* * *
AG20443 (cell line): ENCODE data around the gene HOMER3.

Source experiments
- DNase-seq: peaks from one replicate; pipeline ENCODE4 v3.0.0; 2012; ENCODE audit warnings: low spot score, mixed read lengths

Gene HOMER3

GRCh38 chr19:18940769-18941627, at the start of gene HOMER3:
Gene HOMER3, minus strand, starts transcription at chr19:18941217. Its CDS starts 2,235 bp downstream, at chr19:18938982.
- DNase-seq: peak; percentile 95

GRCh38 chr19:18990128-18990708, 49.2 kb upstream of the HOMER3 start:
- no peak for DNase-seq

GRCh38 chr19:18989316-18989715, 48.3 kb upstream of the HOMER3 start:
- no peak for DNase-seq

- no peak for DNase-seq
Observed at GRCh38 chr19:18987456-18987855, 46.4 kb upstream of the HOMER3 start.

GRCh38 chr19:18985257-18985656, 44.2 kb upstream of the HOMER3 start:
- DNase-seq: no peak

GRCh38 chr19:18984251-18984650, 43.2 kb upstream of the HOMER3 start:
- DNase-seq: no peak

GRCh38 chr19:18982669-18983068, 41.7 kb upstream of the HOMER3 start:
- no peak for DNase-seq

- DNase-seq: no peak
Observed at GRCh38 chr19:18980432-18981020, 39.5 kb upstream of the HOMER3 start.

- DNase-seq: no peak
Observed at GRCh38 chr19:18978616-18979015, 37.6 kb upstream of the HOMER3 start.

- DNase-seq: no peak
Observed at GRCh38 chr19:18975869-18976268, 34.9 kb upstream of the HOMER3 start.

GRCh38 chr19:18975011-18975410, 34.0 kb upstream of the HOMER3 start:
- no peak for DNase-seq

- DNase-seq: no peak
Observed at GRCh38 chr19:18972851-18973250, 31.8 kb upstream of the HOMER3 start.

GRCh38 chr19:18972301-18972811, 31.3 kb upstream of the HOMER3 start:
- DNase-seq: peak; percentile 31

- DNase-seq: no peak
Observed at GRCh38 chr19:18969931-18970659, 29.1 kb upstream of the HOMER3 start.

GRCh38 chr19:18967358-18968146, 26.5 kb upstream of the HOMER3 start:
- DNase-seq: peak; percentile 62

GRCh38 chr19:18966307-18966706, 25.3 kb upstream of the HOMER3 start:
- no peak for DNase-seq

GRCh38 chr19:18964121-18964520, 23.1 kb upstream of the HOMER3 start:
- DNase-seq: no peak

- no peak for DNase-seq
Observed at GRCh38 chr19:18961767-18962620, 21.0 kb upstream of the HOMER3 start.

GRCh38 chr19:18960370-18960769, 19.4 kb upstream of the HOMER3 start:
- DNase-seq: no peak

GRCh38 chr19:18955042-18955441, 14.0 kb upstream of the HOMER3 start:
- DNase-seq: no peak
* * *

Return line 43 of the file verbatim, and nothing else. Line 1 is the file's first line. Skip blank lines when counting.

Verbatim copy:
- DNase-seq: no peak